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The Met Will Sell Up To $1.4 Million Worth Of Prints And Photos To Recoup Pandemic Losses

By News Creatives Authors , in Business , at September 17, 2021


The Metropolitan Museum of Art, the United States’  largest and most prestigious art museum, will auction off more than 200 duplicate photographs and art prints from its vast collection to help make up for revenue losses from its five-month closure in 2020 due to the coronavirus pandemic.

Key Facts

The Met will sell works by Pablo Picasso, Roy Lichtenstein, Robert Frank and Frank Stella, along with pieces from its famed Civil War photography collection,  over three auctions with Christie’s starting this month, the auction house told Forbes

Christie’s expects the 219 pieces to bring in between $904,600 and $1.4 million collectively, Christie’s confirmed to Forbes, small change compared to The Met’s $150 million shortfall during the last fiscal year.

The first auction, consisting of 168 of the museum’s Civil War photos, will start online Sept. 24, and will be followed by a live auction at Christie’s of 16 photographs, including seven of Frank’s on Oct. 6, while the remaining prints will be sold in an online sale of graphic design prints that kicks off Nov. 4.

The most expensive piece listed for auction so far is “U.S. 90, En Route to Del Rio, Texas, 1955,” a black-and-white Frank print featuring a woman sitting in a car that Christie’s estimates could sell for as much as $250,000.

The Met did not immediately return a request for comment from Forbes.

ArtNet first reported that the auctions were planned.


When The Met first hinted it would consider deaccessioning parts of its collection in February, the museum’s former director Thomas P. Campbell warned that relying on selling off pieces could harm art museums by characterizing collections as fungible assets, which could disincentive art donations and threaten the tax deductions that encourage museum philanthropy. “Deaccessioning will be like crack cocaine to the addict – a rapid hit, that becomes a dependency,” Campbell said in an Instagram post.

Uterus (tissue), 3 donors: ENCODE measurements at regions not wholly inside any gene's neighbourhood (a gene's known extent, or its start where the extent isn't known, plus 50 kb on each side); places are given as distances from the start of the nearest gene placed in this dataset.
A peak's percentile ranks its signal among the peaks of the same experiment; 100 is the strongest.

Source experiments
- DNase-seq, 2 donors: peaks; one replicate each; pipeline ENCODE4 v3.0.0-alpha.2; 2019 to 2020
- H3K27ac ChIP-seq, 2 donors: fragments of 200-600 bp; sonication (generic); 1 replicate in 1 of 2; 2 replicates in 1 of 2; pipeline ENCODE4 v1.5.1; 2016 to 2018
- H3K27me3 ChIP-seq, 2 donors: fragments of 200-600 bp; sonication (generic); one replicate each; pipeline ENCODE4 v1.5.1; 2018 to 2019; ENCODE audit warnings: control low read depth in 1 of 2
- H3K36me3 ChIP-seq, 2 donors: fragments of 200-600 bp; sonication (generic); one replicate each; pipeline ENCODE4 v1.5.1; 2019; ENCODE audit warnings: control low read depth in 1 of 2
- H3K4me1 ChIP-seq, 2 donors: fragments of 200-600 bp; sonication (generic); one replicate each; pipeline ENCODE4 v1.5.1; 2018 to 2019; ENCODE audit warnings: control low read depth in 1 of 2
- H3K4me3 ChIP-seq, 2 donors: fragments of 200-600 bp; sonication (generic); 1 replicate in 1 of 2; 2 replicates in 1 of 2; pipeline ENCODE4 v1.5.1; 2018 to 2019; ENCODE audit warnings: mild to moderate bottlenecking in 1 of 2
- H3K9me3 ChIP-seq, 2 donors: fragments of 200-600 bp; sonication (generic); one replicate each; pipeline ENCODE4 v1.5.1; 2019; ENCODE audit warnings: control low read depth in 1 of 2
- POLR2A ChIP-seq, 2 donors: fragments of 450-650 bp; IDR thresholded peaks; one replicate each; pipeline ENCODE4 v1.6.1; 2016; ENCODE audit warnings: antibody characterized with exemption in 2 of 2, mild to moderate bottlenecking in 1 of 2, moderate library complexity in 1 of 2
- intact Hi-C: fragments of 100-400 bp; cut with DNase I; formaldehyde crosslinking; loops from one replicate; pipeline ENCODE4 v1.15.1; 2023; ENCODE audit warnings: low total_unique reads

While The Met regularly deaccessions parts of its collections to help fund new acquisitions, the proceeds from the auctions starting this month will go toward salaries for staff who care for collections, a move that has been temporarily permitted by the Association of Art Museum Directors until April 2022 to help museums offset pandemic losses. While institutions like the Brooklyn Museum of Art have taken advantage of the relaxed guidelines to recoup funds related to collection care, selling pieces for anything other than acquiring new works is still taboo and has landed some museums in hot water. Last year, the Baltimore Museum pulled three pieces at the last minute after the AAMD objected to a Sotheby’s private sale that was expected to bring in $65 million for the museum and earmarked to go toward improving diversity at the museum, both in staffing and the collection. “As we have said consistently, our April 2020 resolutions were not intended to address needs beyond current, pandemic-related financial challenges,” AAMD President Brent Benjamin said in a statement to ARTNews, adding that “art collections should not be monetized except in very narrow and limited circumstances.”

Key Background

The Met’s five-month closure in 2020 was the first time the museum had closed for more than three days in over 100 years. It reopened to limited capacity in late August last year. The Met has an endowment fund of $3.6 billion.

Further Reading

The Met Museum Is Deaccessioning $1 Million Worth of Photos and Prints to Fill a Revenue Shortfall Caused by the Pandemic (ArtNet)

The Met—America’s Biggest Museum—Reopens After Five Months (Photos) (Forbes)


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